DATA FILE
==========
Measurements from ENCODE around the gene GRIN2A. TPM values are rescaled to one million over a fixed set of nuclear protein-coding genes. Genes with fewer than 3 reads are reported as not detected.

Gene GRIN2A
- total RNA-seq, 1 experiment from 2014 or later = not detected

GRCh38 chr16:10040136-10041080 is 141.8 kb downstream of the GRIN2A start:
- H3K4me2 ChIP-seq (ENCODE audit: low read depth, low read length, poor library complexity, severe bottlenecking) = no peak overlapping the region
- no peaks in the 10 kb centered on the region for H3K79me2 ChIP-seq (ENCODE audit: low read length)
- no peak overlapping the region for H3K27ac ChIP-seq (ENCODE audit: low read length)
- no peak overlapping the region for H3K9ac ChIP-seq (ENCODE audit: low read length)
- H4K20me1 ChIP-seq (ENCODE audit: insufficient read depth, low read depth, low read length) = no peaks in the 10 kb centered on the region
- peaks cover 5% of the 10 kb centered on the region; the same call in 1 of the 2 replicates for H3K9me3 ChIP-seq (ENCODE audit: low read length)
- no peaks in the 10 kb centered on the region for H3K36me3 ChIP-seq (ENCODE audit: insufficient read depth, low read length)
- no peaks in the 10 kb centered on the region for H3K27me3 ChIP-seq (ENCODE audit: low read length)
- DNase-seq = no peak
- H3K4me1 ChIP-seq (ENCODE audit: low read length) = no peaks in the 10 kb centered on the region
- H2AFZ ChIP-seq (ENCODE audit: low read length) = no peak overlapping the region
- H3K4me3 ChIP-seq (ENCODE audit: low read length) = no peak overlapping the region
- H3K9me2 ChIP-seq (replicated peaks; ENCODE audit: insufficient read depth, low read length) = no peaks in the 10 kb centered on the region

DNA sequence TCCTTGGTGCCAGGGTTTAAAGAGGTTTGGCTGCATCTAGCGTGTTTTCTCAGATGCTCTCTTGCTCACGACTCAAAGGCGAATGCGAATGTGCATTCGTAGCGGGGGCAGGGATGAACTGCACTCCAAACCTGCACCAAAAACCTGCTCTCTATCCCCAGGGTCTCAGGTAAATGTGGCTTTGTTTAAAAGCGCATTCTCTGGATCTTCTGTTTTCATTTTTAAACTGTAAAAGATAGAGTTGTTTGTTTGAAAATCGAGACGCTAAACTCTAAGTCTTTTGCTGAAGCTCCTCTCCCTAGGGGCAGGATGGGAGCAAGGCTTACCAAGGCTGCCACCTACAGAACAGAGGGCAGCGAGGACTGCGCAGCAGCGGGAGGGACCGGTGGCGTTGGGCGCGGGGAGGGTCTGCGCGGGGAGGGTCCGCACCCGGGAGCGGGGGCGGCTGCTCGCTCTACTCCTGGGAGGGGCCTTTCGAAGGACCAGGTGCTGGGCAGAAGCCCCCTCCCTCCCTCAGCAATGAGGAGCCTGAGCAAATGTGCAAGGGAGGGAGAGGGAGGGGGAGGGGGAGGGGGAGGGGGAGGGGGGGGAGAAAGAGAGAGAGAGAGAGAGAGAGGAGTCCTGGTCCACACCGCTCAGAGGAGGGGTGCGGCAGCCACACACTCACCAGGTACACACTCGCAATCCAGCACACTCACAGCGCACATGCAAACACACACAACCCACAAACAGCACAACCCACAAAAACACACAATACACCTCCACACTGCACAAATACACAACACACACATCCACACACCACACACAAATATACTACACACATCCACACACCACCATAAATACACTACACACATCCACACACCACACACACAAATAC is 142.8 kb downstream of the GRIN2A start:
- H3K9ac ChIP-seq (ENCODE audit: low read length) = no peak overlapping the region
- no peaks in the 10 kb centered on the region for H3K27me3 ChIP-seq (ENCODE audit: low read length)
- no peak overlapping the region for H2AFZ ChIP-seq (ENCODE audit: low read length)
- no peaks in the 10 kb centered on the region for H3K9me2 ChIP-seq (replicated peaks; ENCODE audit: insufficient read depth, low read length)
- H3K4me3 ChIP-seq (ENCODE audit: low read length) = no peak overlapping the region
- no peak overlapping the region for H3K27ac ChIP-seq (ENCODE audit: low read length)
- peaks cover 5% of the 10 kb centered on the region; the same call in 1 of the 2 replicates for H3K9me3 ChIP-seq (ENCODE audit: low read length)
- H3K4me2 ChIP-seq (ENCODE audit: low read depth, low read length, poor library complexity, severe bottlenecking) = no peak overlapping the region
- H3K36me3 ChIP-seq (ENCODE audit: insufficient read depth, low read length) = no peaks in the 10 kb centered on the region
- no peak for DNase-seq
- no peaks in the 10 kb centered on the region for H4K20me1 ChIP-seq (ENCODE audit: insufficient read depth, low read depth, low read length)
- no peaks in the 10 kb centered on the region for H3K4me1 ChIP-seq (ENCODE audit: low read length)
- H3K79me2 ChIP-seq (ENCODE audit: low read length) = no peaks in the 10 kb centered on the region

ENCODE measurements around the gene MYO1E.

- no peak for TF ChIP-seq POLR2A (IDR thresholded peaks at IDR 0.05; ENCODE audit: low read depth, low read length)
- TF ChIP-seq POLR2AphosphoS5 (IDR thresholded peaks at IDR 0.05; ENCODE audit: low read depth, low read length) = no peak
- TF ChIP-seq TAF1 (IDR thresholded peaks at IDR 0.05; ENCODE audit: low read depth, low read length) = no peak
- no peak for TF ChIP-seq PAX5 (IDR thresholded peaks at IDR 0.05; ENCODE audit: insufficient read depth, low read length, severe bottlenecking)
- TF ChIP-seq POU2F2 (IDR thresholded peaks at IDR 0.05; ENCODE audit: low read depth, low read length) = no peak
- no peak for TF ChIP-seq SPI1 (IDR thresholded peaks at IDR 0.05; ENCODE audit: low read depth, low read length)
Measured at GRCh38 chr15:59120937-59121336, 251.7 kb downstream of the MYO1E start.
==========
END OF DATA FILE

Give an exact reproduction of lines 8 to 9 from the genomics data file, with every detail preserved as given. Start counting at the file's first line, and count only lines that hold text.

- no peak overlapping the region for H3K9ac ChIP-seq (ENCODE audit: low read length)
- H4K20me1 ChIP-seq (ENCODE audit: insufficient read depth, low read depth, low read length) = no peaks in the 10 kb centered on the region